Cerebrospinal fluid (CSF) is a clear, plasma-like fluid that bathes the central nervous system (CNS). It occupies the central spinal canal, the ventricular system, and the subarachnoid space. It is produced mostly by the choroidal plexus of the ventricular system as well as its ependymal lining. The CSF has a physiologic volume of about 150 ml with a daily turnover of about 500 ml. Produced mostly in the lateral ventricles, the CSF passes through the interventricular foramen (of Monro), into the third ventricle. It exits the third ventricle through the cerebral aqueduct (of Sylvius) into the fourth ventricle. It exits the fourth ventricle into the cerebral subarachnoid space through the median aperture of Magendie and the two lateral apertures of Luschka. The CSF continues into the spinal subarachnoid space through the central canal of the spinal cord.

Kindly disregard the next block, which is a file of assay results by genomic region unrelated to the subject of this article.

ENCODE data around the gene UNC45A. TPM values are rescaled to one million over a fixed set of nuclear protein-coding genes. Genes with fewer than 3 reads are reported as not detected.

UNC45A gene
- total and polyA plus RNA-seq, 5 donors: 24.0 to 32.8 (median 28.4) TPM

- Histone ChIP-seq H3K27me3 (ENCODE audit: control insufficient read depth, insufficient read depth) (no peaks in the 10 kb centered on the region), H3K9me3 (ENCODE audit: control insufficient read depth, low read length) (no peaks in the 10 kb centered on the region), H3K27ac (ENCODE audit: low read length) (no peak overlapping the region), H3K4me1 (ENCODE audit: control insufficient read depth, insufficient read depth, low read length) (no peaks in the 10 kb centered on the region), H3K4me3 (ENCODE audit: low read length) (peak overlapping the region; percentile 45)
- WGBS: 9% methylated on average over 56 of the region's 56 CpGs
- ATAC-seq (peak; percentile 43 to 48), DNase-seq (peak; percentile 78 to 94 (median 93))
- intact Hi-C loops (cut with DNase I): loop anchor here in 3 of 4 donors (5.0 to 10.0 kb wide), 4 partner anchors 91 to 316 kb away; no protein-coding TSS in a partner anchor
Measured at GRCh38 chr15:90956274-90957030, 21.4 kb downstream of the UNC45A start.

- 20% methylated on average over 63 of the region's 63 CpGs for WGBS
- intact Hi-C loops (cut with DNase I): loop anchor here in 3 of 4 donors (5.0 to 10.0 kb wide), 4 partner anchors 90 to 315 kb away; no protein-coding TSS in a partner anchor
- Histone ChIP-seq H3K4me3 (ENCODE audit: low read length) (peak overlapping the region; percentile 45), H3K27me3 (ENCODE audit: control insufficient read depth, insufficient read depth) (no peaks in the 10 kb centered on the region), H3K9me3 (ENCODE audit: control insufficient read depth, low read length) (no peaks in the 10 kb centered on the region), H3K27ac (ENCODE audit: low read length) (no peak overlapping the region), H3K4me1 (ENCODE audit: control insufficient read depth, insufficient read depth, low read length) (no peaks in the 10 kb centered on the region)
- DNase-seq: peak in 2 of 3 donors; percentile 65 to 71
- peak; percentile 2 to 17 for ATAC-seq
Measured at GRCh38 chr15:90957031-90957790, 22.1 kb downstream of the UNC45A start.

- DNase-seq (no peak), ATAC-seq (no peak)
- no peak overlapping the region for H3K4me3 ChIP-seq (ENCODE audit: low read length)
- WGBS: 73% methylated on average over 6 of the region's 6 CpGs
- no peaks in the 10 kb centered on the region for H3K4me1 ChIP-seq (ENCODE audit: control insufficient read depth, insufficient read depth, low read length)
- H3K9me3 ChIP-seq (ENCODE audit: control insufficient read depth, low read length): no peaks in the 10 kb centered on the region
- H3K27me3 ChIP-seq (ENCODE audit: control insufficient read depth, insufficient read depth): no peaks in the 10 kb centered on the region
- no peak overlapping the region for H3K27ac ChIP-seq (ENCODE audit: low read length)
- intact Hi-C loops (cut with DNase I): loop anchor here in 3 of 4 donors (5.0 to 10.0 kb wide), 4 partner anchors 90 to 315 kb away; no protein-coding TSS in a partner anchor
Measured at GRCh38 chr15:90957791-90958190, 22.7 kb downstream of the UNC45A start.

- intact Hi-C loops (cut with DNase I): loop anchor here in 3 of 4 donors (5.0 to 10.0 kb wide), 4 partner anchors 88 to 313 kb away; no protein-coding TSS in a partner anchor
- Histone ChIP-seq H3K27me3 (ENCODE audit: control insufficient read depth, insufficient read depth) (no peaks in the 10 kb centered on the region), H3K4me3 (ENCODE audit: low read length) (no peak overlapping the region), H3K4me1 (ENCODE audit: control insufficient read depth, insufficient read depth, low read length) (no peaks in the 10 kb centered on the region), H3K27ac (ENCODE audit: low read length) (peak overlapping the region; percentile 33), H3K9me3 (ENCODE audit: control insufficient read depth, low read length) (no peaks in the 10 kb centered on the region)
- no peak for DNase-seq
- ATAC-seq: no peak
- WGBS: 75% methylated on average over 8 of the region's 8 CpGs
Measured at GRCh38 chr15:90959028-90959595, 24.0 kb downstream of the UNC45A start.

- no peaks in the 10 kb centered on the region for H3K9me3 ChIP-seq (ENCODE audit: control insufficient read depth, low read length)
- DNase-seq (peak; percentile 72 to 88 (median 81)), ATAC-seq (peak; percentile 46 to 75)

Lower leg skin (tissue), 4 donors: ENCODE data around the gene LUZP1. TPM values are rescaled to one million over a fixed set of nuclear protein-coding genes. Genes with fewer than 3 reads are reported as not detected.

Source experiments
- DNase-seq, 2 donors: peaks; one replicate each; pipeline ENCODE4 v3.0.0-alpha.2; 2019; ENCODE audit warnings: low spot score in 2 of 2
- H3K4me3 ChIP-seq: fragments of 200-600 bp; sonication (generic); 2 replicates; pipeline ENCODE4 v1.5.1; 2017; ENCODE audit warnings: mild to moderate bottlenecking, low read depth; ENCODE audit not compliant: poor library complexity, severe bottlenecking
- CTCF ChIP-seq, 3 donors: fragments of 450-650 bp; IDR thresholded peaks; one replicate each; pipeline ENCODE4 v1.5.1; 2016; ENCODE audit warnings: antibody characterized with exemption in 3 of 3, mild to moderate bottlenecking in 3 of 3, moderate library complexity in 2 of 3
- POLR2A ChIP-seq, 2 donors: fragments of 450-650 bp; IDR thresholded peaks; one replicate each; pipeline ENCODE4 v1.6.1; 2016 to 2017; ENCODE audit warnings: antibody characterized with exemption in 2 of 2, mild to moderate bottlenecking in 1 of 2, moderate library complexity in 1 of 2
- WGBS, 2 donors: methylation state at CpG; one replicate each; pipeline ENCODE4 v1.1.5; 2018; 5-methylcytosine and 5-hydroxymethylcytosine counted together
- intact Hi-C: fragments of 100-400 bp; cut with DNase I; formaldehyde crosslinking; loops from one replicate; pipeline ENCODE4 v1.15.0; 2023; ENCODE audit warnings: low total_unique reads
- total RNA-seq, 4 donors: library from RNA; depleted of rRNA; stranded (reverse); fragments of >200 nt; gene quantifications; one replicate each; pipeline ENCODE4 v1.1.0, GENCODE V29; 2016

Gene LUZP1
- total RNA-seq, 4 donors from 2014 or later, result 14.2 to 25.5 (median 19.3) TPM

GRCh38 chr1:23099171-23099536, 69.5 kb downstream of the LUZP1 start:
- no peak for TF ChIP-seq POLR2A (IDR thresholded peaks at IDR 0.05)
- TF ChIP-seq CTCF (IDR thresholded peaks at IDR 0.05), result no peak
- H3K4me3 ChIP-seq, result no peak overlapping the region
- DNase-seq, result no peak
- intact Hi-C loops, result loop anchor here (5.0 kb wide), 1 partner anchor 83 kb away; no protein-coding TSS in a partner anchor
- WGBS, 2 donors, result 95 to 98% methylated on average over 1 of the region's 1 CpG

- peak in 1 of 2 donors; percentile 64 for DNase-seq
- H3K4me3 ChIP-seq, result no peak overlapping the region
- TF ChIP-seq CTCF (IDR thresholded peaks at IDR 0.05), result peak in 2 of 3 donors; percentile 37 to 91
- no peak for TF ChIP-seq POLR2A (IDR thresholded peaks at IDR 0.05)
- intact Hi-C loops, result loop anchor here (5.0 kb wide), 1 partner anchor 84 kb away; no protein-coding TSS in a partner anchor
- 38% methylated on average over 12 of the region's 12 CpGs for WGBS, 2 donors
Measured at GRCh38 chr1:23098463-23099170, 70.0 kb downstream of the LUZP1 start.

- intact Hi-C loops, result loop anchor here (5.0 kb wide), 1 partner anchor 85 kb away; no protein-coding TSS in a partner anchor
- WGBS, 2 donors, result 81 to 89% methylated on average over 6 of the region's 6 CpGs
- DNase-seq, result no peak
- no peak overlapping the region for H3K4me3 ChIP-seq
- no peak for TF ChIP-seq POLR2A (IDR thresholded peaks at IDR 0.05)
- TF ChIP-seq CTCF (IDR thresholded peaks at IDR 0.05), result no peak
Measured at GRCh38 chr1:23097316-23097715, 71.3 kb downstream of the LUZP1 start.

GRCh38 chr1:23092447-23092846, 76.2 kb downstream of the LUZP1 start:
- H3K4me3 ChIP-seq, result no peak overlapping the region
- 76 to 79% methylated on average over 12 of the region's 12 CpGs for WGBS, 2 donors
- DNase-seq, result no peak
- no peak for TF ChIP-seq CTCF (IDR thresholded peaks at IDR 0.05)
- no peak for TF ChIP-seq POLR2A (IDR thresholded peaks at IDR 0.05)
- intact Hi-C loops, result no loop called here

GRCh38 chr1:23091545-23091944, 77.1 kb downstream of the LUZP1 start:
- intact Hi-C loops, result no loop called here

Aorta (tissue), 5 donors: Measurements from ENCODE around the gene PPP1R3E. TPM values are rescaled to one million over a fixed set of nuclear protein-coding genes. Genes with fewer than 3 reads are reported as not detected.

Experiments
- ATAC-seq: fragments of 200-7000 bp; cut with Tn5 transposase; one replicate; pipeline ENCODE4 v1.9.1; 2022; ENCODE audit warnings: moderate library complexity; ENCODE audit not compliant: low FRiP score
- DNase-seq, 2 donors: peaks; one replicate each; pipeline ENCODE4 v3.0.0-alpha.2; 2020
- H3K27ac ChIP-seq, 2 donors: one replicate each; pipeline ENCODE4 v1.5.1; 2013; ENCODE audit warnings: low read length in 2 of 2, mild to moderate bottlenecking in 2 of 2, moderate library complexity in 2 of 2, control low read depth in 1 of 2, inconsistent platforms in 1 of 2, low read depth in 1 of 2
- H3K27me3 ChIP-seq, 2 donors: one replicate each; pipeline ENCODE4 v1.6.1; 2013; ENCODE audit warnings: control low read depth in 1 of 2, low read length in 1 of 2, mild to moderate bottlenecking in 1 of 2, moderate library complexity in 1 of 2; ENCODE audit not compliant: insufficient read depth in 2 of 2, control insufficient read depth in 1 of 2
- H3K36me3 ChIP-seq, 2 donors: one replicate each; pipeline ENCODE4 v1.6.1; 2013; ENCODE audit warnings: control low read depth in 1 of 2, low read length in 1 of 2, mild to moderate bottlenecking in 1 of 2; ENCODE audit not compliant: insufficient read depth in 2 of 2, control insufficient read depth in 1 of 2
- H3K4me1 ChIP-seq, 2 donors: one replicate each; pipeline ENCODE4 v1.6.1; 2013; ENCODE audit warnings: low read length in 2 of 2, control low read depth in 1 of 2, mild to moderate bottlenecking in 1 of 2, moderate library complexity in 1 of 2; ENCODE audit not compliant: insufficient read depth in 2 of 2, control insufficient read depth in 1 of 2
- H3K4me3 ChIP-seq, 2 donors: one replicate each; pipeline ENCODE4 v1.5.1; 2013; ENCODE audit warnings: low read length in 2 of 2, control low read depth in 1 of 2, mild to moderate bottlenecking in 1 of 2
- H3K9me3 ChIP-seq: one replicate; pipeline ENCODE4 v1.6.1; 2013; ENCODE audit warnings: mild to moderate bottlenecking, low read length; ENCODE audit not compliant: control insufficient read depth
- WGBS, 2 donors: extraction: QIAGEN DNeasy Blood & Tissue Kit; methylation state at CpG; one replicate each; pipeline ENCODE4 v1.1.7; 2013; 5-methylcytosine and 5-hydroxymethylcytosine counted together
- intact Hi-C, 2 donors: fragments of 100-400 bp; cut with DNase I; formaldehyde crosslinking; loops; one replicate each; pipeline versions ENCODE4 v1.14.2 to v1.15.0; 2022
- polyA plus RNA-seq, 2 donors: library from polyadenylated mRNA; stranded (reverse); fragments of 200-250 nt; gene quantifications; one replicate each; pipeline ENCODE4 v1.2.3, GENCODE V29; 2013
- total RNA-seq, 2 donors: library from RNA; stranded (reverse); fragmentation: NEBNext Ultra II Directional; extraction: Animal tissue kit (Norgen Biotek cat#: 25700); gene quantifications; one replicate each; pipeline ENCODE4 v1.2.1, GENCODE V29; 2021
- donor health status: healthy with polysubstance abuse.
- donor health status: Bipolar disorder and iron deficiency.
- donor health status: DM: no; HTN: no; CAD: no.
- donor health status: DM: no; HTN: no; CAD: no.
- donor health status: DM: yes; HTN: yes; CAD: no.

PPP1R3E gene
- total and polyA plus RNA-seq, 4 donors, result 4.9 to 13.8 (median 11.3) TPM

Normal CSF pressure (8 mmHg to 15 mmHg supine and about 20 mmHg erect) is a function of a tightly maintained equilibrium in rates of production and resorption of CSF. The out-pouching of the arachnoid mater called arachnoid granulations are responsible for the resorption of CSF into the dural venous sinuses. Disequilibrium in synthesis and resorption or obstruction of circulation results in CSF accumulation and raised intracranial pressure called hydrocephalus.